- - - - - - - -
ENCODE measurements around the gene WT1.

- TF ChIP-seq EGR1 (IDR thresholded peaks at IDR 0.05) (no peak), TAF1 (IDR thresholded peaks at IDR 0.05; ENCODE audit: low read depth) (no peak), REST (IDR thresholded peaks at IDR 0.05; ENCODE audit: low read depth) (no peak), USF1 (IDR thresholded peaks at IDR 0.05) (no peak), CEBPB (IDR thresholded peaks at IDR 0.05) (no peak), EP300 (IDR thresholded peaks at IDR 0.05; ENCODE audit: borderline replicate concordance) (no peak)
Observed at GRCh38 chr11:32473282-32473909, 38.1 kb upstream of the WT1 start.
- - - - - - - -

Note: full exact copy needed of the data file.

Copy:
ENCODE measurements around the gene WT1.

- TF ChIP-seq EGR1 (IDR thresholded peaks at IDR 0.05) (no peak), TAF1 (IDR thresholded peaks at IDR 0.05; ENCODE audit: low read depth) (no peak), REST (IDR thresholded peaks at IDR 0.05; ENCODE audit: low read depth) (no peak), USF1 (IDR thresholded peaks at IDR 0.05) (no peak), CEBPB (IDR thresholded peaks at IDR 0.05) (no peak), EP300 (IDR thresholded peaks at IDR 0.05; ENCODE audit: borderline replicate concordance) (no peak)
Observed at GRCh38 chr11:32473282-32473909, 38.1 kb upstream of the WT1 start.